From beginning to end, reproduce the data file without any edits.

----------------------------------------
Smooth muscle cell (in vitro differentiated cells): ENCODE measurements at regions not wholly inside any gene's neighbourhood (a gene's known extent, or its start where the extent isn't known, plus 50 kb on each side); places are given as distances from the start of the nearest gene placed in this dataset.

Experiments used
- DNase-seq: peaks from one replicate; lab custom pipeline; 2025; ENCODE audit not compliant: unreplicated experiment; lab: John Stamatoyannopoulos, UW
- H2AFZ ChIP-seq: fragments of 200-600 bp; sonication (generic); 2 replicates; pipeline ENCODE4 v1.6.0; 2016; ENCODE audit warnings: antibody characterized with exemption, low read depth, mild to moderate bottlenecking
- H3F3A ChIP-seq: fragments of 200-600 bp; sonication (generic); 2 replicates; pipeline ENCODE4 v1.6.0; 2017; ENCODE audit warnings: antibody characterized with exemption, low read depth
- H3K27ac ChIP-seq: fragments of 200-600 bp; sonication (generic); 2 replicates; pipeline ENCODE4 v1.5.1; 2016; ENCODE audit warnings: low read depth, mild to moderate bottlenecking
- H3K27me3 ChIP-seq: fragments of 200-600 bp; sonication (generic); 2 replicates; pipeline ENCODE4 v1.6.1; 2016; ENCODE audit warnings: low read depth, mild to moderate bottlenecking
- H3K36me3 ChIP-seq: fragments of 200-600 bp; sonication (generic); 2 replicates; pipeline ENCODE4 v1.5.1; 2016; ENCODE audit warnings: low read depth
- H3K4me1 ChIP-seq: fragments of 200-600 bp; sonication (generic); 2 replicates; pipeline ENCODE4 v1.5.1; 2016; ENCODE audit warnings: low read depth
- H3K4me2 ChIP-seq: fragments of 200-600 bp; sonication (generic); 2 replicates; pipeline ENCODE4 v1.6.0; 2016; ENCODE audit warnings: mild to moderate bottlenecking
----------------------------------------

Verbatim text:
Smooth muscle cell (in vitro differentiated cells): ENCODE measurements at regions not wholly inside any gene's neighbourhood (a gene's known extent, or its start where the extent isn't known, plus 50 kb on each side); places are given as distances from the start of the nearest gene placed in this dataset.

Experiments used
- DNase-seq: peaks from one replicate; lab custom pipeline; 2025; ENCODE audit not compliant: unreplicated experiment; lab: John Stamatoyannopoulos, UW
- H2AFZ ChIP-seq: fragments of 200-600 bp; sonication (generic); 2 replicates; pipeline ENCODE4 v1.6.0; 2016; ENCODE audit warnings: antibody characterized with exemption, low read depth, mild to moderate bottlenecking
- H3F3A ChIP-seq: fragments of 200-600 bp; sonication (generic); 2 replicates; pipeline ENCODE4 v1.6.0; 2017; ENCODE audit warnings: antibody characterized with exemption, low read depth
- H3K27ac ChIP-seq: fragments of 200-600 bp; sonication (generic); 2 replicates; pipeline ENCODE4 v1.5.1; 2016; ENCODE audit warnings: low read depth, mild to moderate bottlenecking
- H3K27me3 ChIP-seq: fragments of 200-600 bp; sonication (generic); 2 replicates; pipeline ENCODE4 v1.6.1; 2016; ENCODE audit warnings: low read depth, mild to moderate bottlenecking
- H3K36me3 ChIP-seq: fragments of 200-600 bp; sonication (generic); 2 replicates; pipeline ENCODE4 v1.5.1; 2016; ENCODE audit warnings: low read depth
- H3K4me1 ChIP-seq: fragments of 200-600 bp; sonication (generic); 2 replicates; pipeline ENCODE4 v1.5.1; 2016; ENCODE audit warnings: low read depth
- H3K4me2 ChIP-seq: fragments of 200-600 bp; sonication (generic); 2 replicates; pipeline ENCODE4 v1.6.0; 2016; ENCODE audit warnings: mild to moderate bottlenecking